Skip to content Skip to footer

Reasons to write

At the First Saturday Writing Workshop a couple of days ago, I was reminded of the importance of writing our life stories in such a vivid way . I gave a prompt to write about one of the most unusual things the participants had ever seen in the sky. I expected big sightings—the aurora borealis, a sky full of hot air balloons in flight over the desert, meteor showers raining down upon the earth and so forth.

Two participants—Lois Strickland and Beverly Bailey—wrote something so simple and ordinary by today’s standards that was nothing short of miraculous to a child…a jet’s presence in the sky.

We’ve all looked into the heavens and saw those long streamers of artificial clouds called vapor trails or contrails, most often formed by water vapor in the exhaust of the jet’s engine.

Yet to Lois, the unusual cloud formation represented something foreign and mysterious, something to be watched and studied until the sky slowly stretched and absorbed the lines of white into its field of blue.

Daily we look up and watch tiny, toy-like airplanes slowly cross the sky thousands of miles away, but to Beverly, as an eight-year-old child, this was a rare treat, worthy of contemplation, an occurrence which raised many questions for which her young mind had no answers.

Lois and Beverly’s responses reminded me once again of why we need to share our life experiences. Our families need to know that what is common today was once extraordinary. They need to see the world through our eyes and explore not only what is but what was in order to appreciate that which we consider mundane in today’s society. We owe them our stories, our perspectives and our childhood thoughts and dreams. In writing our life experiences, we create a path to their own moments of discovery and wonder.

I can tell you this…I won’t look up at a jet or a vapor trail in quite the same way again. I will remember Lois and Beverly’s experiences and take a minute to watch a flying marvel as it turns billions of water crystals into something magical.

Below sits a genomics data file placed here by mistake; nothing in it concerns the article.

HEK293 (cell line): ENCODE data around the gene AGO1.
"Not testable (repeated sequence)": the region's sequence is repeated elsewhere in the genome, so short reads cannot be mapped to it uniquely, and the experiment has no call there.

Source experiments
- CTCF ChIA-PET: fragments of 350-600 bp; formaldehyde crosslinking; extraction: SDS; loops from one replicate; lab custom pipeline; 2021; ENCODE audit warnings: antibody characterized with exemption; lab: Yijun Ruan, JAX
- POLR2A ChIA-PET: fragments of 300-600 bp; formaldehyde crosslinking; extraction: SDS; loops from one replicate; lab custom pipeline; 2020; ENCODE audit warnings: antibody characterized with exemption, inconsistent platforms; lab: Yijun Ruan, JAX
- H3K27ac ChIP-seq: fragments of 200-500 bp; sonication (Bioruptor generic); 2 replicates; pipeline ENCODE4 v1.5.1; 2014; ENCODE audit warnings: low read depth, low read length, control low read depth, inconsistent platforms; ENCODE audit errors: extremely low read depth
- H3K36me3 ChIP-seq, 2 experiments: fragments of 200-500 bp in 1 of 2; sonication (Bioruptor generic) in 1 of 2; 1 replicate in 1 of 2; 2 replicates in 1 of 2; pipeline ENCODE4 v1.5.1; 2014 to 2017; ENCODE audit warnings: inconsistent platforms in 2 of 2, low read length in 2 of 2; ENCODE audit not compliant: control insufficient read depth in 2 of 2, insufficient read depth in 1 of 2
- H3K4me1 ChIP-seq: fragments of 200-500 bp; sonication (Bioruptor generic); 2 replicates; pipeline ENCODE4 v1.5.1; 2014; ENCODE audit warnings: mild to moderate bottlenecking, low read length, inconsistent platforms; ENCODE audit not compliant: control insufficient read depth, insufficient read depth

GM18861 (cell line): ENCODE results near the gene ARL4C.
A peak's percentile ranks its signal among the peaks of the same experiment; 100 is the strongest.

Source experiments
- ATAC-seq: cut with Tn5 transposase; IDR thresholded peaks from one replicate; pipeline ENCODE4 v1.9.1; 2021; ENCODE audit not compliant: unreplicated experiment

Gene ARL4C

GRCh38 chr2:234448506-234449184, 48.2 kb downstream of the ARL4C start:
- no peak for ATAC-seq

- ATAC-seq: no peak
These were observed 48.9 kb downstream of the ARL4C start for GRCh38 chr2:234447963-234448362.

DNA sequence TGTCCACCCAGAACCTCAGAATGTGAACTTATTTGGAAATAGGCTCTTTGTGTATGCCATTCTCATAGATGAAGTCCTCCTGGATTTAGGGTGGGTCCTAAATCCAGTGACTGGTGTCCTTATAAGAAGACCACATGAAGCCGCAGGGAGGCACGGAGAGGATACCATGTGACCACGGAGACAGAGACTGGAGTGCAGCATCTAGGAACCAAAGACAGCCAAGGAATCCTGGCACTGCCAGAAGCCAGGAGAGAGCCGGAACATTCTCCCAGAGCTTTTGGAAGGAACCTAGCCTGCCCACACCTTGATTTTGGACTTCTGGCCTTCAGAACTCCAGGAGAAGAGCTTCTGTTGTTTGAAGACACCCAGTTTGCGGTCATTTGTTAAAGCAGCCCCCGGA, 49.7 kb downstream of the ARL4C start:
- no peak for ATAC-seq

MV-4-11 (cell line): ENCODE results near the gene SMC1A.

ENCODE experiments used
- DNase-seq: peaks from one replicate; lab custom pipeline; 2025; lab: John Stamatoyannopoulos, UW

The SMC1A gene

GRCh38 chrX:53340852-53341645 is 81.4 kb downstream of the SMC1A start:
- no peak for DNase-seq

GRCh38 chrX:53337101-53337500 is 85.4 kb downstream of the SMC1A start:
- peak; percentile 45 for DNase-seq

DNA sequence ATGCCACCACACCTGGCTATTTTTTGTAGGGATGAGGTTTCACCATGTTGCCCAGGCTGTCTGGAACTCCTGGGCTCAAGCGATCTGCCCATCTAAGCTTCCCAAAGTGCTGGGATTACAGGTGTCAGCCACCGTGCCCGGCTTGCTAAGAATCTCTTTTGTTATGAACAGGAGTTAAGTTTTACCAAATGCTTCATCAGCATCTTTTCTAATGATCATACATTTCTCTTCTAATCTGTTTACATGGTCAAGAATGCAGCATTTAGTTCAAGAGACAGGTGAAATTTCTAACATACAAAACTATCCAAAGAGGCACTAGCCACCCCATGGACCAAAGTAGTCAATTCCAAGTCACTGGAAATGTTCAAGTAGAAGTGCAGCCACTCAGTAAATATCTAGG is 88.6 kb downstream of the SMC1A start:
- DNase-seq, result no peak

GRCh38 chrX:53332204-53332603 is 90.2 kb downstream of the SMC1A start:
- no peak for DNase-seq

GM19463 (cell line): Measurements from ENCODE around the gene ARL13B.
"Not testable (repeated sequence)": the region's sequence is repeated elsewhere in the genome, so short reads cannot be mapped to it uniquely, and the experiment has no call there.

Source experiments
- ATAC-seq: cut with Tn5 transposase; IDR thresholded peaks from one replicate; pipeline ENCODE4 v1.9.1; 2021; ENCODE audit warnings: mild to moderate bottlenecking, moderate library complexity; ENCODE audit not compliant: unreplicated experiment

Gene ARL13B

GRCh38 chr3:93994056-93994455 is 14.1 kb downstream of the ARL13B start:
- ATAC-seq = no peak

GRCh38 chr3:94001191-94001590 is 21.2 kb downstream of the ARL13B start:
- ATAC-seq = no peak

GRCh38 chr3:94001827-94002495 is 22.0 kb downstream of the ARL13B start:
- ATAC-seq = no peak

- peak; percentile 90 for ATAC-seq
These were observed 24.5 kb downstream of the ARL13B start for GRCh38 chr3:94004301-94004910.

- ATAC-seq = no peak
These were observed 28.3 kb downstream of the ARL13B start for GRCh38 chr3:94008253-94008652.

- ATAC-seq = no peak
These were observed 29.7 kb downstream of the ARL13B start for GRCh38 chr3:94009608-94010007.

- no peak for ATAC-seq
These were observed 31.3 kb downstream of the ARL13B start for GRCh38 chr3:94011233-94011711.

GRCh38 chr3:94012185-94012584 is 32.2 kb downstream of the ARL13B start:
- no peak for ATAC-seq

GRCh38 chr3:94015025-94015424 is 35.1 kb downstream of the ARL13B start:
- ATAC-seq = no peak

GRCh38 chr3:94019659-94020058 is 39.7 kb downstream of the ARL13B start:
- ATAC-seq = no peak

Here’s Beverly Bailey’s memory of an airplane:

First Memory of an Airplane
© Beverly Bailey 2012

             One clear summer day when I was around eight years old, I lay outside on the soft green grass with my dog Whitey.  Just doing nothing.  Daydreaming.  Watching a few white wispy clouds stroll across the clean sky. 

            An airplane made its way along the distant blue highway. It flew so slowly—must have taken thirty minutes to cross my sky.  I could hear its distant hum.  I watched it as long as it stayed in focus before vanishing across the mountain. 

            I wondered who was so brave to sit in the plane while it took them some place?  Did the plane give you a shaky ride?  How many planes flew anywhere?  We saw one about every two or three weeks.  How big were they?  You had to be rich, I thought, to even think about getting on a plane. 

            Planes were part of imaginary worlds in the fifties, far removed from the Tennessee mountains and valleys of my life.

So, what about you? Why do you believe we should write our life stories? What do you hope to gain by putting your life on paper? Do you remember the wonder of a first encounter with something that is considered commonplace today? Share your comments and your stories below.

Jet photo compliments of

Leave a comment